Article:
Readings Prize shortlist and A Superior Spectre out now in the UK

Blackwells

With Jane Claire Bradley at Blackwells, Manchester

I’ve just returned from a wonderful UK mini-tour for A Superior Spectre, which is now released there by Saraband. My first reviews, in the Daily Mail and The Herald Scotland (both linked here), have been positive, thankfully, and I’m still processing all the events, and the people I met and hung out with along the way. The Edinburgh International Book Festival was the central event, and I shared the stage with Sue Lawrence, whose novel Down to the Sea (I would probably call the genre cosy gothic?) I very much enjoyed. Sue is a well-known cookbook writer in Scotland, and I had the great pleasure of going to the launch afterwards of her Scottish Isles cookbook, which is one of the 15-odd books (!) my partner and I brought home with us.

I am far too jet-lagged to write about every aspect of the trip, but I wanted to get in a quick blog post before work takes over. There are some pics from my events across various social media, and what I am thinking about now, mainly, is people. The people who interviewed me so generously; the people who showed up to support me, including the couple I stayed with and worked for at a guesthouse six years ago in Scotland while the idea for the book was coming together; the writers I chaired, shared stages with, and and got to chat with around events (many of whom I have no doubt I’ll continue to be in touch with); my amazing UK Publisher, Sara; my partner’s family members who ate with us and showed us around; the warm AirBnB hosts we had; and of course my partner, Chris, who was with me the whole time and who helped me balance work with some much-needed patches of time off. Also a shout out to my sister, housemate, and dog-sitter who were ‘team Mallory’ while we were away!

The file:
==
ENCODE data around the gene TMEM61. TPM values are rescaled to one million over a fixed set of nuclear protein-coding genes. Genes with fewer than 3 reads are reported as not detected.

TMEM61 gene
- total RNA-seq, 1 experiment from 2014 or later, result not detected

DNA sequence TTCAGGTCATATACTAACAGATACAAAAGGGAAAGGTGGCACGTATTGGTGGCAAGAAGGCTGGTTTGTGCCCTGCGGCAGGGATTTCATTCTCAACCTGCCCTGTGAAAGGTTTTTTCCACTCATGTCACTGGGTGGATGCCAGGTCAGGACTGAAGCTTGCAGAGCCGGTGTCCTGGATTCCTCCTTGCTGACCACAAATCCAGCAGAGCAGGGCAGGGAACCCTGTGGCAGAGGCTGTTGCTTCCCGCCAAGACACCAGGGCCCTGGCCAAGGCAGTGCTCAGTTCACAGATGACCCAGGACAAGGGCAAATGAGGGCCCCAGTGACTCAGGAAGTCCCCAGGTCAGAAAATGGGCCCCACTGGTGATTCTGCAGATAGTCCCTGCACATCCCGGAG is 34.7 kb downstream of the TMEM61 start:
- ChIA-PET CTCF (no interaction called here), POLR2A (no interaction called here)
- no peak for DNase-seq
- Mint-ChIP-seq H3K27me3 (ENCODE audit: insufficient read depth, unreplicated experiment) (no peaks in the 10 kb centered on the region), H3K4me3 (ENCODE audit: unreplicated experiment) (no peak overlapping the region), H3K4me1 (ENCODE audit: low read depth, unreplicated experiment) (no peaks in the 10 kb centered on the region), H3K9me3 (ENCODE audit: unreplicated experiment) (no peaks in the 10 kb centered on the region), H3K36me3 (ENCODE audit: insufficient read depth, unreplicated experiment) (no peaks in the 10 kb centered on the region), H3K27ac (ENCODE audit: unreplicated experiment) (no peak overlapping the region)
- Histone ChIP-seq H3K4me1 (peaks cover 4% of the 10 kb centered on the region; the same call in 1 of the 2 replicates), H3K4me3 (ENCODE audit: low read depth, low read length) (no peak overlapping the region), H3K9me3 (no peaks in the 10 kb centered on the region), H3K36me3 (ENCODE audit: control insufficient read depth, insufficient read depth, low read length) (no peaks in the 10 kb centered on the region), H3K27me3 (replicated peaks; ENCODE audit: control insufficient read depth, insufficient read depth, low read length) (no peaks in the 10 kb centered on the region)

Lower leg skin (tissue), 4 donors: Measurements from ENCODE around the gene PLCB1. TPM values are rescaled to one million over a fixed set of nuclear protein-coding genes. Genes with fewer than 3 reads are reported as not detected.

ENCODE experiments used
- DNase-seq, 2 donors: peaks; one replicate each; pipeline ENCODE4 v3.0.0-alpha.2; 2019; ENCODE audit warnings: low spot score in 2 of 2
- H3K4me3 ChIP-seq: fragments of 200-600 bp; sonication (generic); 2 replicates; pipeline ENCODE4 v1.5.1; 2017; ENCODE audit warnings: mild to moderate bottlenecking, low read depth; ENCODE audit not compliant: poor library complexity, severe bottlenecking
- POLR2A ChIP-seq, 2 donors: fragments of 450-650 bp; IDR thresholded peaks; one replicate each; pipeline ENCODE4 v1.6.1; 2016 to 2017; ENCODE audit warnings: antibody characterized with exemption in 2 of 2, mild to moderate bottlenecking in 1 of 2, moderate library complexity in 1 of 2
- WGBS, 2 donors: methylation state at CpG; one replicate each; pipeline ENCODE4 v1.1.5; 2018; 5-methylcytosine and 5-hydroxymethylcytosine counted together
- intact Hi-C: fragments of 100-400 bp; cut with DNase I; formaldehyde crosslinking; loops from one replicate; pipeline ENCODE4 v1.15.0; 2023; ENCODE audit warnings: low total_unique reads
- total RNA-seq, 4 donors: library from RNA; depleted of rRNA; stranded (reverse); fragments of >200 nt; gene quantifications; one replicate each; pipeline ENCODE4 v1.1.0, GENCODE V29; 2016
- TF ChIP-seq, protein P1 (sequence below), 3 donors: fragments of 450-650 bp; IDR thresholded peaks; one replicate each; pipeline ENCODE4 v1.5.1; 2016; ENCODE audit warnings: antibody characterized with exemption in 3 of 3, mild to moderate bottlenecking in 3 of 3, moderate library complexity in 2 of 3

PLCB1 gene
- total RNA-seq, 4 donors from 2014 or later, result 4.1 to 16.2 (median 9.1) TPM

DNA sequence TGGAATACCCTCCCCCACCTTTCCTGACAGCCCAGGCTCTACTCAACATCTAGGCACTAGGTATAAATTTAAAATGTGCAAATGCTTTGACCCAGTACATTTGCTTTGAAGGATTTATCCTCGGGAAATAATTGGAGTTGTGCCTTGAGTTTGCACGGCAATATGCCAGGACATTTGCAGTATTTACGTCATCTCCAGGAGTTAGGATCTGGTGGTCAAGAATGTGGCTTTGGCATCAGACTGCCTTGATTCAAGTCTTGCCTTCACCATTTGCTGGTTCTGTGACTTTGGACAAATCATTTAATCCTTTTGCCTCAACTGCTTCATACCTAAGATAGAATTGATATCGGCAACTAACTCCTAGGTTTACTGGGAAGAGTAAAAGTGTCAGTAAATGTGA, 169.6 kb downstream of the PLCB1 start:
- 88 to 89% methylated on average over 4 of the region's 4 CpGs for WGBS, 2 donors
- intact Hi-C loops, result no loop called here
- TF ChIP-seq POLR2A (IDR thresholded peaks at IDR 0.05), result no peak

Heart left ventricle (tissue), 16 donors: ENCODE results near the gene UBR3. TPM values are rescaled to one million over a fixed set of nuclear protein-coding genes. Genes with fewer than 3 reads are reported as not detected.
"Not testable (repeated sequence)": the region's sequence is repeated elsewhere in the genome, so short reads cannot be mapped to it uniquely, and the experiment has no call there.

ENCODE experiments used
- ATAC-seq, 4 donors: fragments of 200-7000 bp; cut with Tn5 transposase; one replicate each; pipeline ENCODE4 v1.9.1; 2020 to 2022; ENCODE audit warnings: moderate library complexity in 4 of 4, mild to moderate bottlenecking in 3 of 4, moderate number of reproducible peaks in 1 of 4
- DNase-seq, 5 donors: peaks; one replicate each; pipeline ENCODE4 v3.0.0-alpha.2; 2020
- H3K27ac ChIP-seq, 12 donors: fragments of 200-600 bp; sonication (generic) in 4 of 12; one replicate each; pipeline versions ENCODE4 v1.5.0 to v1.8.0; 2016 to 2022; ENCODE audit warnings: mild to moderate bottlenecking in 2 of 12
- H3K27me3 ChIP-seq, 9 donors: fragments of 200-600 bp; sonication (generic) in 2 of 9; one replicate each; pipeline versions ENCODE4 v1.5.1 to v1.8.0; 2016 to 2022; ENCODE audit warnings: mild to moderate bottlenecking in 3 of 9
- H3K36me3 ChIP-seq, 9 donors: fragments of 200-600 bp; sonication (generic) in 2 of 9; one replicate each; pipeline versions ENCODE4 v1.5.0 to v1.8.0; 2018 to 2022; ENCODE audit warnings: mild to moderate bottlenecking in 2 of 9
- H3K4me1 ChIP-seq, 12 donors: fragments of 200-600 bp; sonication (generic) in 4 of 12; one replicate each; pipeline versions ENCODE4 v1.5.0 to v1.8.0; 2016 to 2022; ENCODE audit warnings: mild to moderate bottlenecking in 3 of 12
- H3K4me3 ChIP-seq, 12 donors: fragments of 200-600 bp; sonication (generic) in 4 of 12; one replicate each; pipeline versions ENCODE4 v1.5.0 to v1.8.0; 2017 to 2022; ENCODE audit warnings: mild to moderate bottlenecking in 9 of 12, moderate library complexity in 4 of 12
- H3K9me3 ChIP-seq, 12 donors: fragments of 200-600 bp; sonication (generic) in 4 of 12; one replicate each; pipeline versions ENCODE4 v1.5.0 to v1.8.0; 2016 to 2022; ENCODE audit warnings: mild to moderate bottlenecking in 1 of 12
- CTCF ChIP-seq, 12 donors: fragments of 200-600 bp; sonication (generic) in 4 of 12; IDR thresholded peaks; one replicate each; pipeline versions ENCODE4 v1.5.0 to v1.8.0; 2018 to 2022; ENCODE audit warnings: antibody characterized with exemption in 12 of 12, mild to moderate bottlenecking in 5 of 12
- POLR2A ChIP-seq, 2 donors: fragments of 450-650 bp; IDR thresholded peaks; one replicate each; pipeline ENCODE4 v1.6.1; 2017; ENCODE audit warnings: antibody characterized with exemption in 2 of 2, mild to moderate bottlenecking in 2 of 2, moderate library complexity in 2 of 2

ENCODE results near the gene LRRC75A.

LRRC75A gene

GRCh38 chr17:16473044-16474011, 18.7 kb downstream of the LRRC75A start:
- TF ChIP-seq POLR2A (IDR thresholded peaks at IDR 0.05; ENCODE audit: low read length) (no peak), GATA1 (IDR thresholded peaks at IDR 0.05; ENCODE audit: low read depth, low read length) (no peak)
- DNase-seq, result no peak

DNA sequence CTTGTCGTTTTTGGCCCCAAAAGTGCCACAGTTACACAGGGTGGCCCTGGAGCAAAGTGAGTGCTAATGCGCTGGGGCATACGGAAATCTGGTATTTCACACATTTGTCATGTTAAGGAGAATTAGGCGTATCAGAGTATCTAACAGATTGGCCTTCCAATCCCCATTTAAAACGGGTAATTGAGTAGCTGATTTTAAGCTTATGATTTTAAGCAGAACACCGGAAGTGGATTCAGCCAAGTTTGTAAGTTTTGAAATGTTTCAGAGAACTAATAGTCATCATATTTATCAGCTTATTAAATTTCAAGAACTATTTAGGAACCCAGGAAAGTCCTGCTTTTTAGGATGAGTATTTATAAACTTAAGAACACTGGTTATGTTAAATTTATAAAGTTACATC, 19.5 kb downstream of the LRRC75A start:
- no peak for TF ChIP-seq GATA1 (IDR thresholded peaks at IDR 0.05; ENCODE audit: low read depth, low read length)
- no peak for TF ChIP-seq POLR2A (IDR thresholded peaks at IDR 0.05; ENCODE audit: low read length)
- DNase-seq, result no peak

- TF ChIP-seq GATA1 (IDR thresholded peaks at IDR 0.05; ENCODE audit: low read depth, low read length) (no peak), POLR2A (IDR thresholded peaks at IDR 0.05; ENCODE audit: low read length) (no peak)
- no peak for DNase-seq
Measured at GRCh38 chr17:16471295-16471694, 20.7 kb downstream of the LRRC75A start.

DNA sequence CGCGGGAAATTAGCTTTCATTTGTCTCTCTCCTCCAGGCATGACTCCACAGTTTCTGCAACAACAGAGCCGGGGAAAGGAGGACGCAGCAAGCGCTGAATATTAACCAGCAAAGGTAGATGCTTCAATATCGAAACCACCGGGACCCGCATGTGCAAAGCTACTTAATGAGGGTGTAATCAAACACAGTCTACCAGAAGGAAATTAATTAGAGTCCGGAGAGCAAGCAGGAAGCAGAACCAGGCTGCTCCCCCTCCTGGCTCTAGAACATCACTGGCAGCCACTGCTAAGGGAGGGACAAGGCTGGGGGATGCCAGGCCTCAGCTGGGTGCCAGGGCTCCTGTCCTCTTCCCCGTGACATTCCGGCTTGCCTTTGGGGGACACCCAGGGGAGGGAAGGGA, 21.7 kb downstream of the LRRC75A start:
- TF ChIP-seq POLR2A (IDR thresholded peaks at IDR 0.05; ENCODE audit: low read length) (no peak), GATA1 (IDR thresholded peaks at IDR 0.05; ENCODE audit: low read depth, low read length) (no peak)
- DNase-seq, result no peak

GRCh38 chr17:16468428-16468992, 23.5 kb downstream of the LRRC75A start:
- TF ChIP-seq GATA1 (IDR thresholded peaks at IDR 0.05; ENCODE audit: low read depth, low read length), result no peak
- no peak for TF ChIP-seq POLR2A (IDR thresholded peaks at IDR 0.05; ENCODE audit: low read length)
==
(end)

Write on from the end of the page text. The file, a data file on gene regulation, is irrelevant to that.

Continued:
ed book fest

Edinburgh International Book Festival 2019

One of the other amazing aspects of the trip was being back in Edinburgh and the Scottish Highlands and islands (all too briefly), and some of the very places that inspired the novel. I spoke at the Tomintoul and Glenlivet Discovery Centre, which was one of the main places of research for Leonora’s setting and time. That was nerve-wracking. The audience was very receptive, though, and I hope they all enjoy the book! I was interviewed by the Highland News and happily the journalist said the book seemed very authentic, so that was relieving. In Edinburgh I went for a walk to find the building that I chose as Leonora’s aunt’s place. And we travelled to the west of Scotland but not quite to the places Jeff goes. Chris discovered (at Talisker) that he does like peaty whisky so returning to Islay one day is definitely on the cards. As we were driving west and the landscape began to change, Chris said things like: ‘I see what you meant by the purple-grey rocks.’ That was satisfying.

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Isle of Skye

While I was away, it was announced that A Superior Spectre made the shortlist for the Readings Prize for New Australian Fiction. Wow! This is the fourth shortlist for A Superior Spectre, and I am so honoured to be among such brilliant writers here. You can buy all of the books for Readings via these links:

Now that the physical tour for A Superior Spectre has ended in the UK, a blog tour is beginning. Here are the details:

blog tour

Finally, a list of other things I have coming up:

Work is also very busy, as always, and among all this I’ll be working partly from NSW as I have some family stuff going on, so I expect to catch up on sleep around Christmas time… Not to mention work on my new novel!

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